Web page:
South Correctional Entity (SCORE), a multi-jurisdictional jail located in Des Moines, WA, has worked collaboratively with the AVID Jail Project of Disability Rights Washington since January 2015 to make swift and significant changes to improve conditions for inmates with mental illness. These changes are the result of a cooperative effort by the AVID Jail Project, SCORE administration, and the jail’s member cities to achieve sustainable reform through collaboration rather than litigation. On August 30, the AVID Jail Project released a report on the project’s ongoing advocacy and successful collaboration with SCORE.
Over the course of the last twenty months, AVID Jail Project staff have conducted regular monitoring visits at SCORE, provided information and assistance to inmates with mental illness, and discussed concerns at regular meetings with SCORE staff. “By meeting with inmates in their housing units and reviewing jail records, we were able to present SCORE with a clear and verified picture of our concerns. This helped give our meetings more of a problem-solving, rather than adversarial, spirit,” said Kayley Bebber, AVID Jail Project staff attorney. Matt Segal, a partner at Pacifica Law Group, which serves as SCORE’s general counsel, agreed: “We appreciated that DRW and SCORE were able to work together and think constructively about important public issues. When local governments and the advocacy community cooperate, everyone benefits.”
The report highlights changes that SCORE has made to provide better mental health care and housing for inmates with mental illness. According to SCORE director Penny Bartley, “Over the last year, SCORE has worked with DRW to implement several changes to improve the conditions of confinement, especially for those inmates with disabilities that are disproportionally represented in local jails.” By increasing mental health staffing and committing resources to this effort, SCORE has been able to open three designated mental health units, provide daily therapeutic programming, and improve provision of psychiatric medication. SCORE has also greatly reduced the use of restricted housing (solitary confinement), particularly for inmates with mental illness.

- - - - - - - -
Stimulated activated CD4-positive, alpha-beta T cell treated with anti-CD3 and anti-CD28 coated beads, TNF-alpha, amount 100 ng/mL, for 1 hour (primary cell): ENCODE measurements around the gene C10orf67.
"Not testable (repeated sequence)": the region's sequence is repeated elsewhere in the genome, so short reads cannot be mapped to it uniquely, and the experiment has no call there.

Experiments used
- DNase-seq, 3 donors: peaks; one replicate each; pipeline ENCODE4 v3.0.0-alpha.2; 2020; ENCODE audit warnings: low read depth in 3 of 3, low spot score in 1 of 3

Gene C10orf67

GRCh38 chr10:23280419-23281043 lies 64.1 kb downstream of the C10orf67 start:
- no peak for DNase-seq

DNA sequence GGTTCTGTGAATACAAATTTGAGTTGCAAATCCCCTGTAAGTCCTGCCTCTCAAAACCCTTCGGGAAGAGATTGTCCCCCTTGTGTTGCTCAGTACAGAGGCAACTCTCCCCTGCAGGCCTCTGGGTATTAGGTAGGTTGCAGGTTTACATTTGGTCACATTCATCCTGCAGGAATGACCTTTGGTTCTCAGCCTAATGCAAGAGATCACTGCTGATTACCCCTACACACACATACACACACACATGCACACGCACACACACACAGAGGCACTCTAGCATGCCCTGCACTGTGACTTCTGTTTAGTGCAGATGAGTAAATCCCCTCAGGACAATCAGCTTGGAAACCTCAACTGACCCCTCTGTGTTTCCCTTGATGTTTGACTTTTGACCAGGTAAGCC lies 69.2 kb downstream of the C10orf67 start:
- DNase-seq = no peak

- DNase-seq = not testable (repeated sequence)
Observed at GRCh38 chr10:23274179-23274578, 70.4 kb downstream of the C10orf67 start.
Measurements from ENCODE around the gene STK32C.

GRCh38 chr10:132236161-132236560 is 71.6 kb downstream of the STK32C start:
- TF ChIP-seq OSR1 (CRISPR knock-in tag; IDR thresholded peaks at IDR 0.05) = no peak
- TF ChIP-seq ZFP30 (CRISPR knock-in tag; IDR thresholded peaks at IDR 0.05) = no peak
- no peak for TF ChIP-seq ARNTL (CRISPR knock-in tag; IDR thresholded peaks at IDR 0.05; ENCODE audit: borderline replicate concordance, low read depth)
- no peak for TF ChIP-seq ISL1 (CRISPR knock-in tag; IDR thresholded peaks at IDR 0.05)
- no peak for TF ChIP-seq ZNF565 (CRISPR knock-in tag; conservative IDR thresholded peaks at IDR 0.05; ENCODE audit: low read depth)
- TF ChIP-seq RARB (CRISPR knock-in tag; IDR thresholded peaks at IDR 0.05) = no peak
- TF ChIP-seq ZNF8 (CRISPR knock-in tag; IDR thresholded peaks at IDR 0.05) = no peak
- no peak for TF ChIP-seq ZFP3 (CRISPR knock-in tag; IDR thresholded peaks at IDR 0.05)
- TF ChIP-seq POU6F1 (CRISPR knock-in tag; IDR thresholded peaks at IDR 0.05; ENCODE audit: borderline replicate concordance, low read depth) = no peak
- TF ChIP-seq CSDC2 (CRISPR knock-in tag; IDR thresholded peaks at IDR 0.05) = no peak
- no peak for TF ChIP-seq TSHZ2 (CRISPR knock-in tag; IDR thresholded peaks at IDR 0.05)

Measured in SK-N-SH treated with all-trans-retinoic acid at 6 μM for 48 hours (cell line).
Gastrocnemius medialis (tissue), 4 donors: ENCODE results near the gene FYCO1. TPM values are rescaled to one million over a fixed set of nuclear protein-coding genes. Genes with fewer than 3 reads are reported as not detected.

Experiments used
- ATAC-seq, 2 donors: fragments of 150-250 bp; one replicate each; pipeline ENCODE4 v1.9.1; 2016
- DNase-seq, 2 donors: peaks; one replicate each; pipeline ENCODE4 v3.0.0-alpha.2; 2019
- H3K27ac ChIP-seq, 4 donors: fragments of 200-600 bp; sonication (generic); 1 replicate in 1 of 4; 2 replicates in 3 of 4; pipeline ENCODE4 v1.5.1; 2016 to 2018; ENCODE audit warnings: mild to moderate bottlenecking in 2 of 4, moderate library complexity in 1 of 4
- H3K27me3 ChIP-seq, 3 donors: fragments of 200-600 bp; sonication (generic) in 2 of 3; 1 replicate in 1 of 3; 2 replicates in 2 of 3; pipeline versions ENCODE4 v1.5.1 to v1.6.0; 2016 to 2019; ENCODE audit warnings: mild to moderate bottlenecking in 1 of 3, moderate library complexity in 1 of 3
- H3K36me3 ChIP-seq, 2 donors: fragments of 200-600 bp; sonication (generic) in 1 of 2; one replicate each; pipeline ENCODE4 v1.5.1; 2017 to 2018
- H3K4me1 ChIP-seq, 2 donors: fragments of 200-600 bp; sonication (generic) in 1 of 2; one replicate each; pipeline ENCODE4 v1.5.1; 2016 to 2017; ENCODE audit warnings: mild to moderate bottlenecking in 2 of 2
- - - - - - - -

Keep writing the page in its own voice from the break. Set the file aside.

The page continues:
“We get more hours out of our cell now. We get to talk with other people in the groups. In the groups, we can share what has happened to us and share ideas that can help us get out of the situations that brought us here,” stated Shawntekia Seymour, an inmate describing the new women’s mental health unit, as compared to SCORE in 2012.
In light of the positive changes that SCORE has already made and its commitment to continued improvements, SCORE and DRW’s AVID Jail project signed a Memorandum of Collaboration (MOC), released with the report. The MOC outlines SCORE’s ongoing goals, such as exploring alternatives to restricted housing, increasing hours out of cell and therapeutic programming, creating individualized treatment plans that include reentry planning, and reforming SCORE’s disciplinary policies and procedures. The AVID Jail Project will continue to work with SCORE to monitor these improvements and to continue providing assistance to SCORE inmates with mental illness.
“Mental health programs are more readily available than they were a year ago . . . From when I first came in here to now, it’s better – they’re more caring . . . The way mental health is starting to deal with people faster is really good,” explained Danny Hawkins, inmate in a restricted unit, comparing SCORE in 2015 with SCORE today.
Disability Rights Washington, parent organization of the AVID Jail Project and Rooted in Rights, is the designated protection and advocacy agency in Washington and a member of the National Disability Rights Network.